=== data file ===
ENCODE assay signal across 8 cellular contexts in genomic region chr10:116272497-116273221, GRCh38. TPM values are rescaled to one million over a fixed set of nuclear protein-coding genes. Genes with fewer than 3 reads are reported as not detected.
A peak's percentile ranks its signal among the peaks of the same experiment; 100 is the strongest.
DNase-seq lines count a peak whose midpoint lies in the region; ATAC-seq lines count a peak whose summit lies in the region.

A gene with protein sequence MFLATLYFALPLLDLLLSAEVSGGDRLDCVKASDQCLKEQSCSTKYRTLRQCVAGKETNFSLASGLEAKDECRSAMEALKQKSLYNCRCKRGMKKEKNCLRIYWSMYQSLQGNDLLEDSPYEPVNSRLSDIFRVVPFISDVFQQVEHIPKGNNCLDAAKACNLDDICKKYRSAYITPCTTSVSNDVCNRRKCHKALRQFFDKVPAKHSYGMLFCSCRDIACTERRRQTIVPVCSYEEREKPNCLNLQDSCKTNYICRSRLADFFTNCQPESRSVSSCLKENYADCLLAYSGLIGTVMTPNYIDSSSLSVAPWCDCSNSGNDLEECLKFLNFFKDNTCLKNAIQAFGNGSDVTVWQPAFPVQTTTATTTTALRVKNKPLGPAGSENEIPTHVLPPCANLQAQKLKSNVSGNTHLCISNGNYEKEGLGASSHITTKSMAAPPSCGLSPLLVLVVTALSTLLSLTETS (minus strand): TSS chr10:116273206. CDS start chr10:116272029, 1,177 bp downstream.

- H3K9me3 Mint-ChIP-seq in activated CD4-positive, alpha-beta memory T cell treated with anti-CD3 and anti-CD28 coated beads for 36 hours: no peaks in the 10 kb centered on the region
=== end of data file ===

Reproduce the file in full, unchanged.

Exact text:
ENCODE assay signal across 8 cellular contexts in genomic region chr10:116272497-116273221, GRCh38. TPM values are rescaled to one million over a fixed set of nuclear protein-coding genes. Genes with fewer than 3 reads are reported as not detected.
A peak's percentile ranks its signal among the peaks of the same experiment; 100 is the strongest.
DNase-seq lines count a peak whose midpoint lies in the region; ATAC-seq lines count a peak whose summit lies in the region.

A gene with protein sequence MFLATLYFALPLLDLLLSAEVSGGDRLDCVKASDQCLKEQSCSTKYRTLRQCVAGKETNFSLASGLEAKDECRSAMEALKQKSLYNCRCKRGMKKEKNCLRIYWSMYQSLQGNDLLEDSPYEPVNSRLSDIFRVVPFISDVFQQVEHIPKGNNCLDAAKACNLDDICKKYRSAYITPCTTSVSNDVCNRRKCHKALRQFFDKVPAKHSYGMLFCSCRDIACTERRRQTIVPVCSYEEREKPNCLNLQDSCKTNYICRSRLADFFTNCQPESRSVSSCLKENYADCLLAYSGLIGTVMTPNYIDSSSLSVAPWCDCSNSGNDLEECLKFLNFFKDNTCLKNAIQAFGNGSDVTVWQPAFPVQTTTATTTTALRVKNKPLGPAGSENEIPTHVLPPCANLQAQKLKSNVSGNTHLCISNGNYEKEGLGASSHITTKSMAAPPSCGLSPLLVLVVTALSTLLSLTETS (minus strand): TSS chr10:116273206. CDS start chr10:116272029, 1,177 bp downstream.

- H3K9me3 Mint-ChIP-seq in activated CD4-positive, alpha-beta memory T cell treated with anti-CD3 and anti-CD28 coated beads for 36 hours: no peaks in the 10 kb centered on the region